|MadSci Network: Engineering|
In my humble opinion loose earth and rock filled structures made of wicker, woven mats, strips of bark, small tree limbs and so forth have probably been around for as long as some poor fellow in a hole or ditch someplace needed a way to retain the dirt he had piled up for a bit more protection.
Gabions are not only a product of the battle field however and may not have had their origin there. Their use over 2000 years ago by Egyptians for erosion control along the Nile is an example of what is still their primary use today. In fact there are companies today that still produce gabions of all sizes and shapes for the stabilization of earthen and rock walls. ( http://www.africangabions.co.za/products/gabions/gabions.asp is an example and also mentions the Egyptians) These modern gabions are usually made of heavy iron mesh and filled with rock.
As far as warfare is concerned I suppose the most common modern equivalent would be the sandbag. I say modern because up until the late 1800’s woven textiles were not all that cheap to use for such a purpose. See details about the fortifications of the US Civil War at Vicksburg for instance. As an example of what might or might not be called a gabion depending on how strict your definition there is also the earth filled palisade to consider. The most famous example of this in American history is Moultrie’s defense against the British fleet in our Revolutionary war. He had a double wall of Palmettos (a medium sized palm tree with a fibrous trunk common in that part of South Carolina) built about 16Ft (4.5m) apart and filled between with sand. His forces not only withstood a 100 gun assault but returned fire and repelled the invading forces. As a result of this first real victory of the Revolutionary War the Palmetto is remembered to this day as one of the emblems on the flag of South Carolina.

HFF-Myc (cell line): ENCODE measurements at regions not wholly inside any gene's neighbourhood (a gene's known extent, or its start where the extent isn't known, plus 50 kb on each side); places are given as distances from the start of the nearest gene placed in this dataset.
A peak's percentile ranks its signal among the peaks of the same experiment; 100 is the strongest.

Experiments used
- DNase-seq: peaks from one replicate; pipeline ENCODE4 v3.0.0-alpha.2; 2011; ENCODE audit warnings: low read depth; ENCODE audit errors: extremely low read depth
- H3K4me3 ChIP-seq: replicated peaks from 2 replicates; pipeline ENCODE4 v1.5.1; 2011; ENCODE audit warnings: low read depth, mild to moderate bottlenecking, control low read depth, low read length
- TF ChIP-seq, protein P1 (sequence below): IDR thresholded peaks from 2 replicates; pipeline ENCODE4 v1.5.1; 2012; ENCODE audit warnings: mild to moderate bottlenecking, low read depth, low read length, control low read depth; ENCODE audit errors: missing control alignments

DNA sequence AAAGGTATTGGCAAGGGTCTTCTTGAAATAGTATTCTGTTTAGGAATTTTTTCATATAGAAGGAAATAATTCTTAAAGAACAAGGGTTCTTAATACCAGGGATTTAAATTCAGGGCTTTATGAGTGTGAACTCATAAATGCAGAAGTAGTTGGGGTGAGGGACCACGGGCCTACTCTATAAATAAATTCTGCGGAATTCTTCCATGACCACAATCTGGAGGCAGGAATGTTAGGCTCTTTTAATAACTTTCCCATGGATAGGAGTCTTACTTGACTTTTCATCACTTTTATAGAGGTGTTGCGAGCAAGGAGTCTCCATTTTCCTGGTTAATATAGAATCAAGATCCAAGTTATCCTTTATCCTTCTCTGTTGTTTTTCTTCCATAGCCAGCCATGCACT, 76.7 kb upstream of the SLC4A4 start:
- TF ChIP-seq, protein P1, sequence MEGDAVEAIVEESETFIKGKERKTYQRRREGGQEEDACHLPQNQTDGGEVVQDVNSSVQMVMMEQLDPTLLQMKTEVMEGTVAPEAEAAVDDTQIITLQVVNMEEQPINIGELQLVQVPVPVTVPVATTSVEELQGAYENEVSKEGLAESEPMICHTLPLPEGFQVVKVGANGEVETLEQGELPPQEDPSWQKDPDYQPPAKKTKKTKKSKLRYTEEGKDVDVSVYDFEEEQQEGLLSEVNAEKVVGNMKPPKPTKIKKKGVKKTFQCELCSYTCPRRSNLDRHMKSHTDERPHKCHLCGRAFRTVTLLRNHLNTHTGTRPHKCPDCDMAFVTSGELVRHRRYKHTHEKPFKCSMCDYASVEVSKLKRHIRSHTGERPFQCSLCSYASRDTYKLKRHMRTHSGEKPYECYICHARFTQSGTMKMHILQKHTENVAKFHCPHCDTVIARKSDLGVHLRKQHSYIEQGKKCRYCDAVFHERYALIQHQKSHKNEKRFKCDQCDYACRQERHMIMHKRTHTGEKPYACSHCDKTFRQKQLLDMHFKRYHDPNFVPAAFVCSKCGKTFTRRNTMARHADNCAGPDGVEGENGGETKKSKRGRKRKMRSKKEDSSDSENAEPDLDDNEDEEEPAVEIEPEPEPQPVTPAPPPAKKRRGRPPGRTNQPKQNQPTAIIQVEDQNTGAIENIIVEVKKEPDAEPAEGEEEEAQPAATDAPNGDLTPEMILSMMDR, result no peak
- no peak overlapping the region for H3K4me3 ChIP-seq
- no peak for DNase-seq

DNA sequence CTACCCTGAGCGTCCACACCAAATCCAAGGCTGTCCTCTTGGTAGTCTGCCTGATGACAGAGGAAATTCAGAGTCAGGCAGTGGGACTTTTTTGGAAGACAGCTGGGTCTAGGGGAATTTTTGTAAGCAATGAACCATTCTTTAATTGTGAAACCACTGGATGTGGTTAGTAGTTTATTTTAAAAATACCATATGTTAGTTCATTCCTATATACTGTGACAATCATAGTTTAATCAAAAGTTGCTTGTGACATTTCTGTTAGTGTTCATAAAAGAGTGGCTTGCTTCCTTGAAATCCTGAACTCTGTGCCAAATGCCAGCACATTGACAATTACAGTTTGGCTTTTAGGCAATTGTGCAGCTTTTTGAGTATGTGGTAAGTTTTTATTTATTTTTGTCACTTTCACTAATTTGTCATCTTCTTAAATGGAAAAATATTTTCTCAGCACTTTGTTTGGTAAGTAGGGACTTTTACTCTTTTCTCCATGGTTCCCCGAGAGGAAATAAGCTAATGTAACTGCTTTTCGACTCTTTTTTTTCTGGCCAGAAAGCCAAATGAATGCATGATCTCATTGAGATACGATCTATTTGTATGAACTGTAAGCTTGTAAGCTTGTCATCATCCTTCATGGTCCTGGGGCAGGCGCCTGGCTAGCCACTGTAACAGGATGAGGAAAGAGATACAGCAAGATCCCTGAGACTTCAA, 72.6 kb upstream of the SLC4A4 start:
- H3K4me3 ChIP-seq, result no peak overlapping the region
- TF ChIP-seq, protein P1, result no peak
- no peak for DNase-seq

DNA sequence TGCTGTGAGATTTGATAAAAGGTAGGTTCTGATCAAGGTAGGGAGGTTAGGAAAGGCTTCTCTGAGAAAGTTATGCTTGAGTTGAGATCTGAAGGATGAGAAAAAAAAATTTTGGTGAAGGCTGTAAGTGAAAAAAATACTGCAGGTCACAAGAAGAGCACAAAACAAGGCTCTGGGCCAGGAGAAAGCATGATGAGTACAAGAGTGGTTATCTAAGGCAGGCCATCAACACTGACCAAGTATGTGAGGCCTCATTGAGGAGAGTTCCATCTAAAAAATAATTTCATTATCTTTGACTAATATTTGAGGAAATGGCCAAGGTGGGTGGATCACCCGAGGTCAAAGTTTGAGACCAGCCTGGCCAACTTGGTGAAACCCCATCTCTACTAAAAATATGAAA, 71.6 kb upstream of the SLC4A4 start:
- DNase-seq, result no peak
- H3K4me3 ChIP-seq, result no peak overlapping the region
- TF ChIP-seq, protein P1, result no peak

Thanks for an interesting question. Who would have supposed on first thought that keeping dirt in a pile was such a big deal unless they were perhaps a civil engineer?
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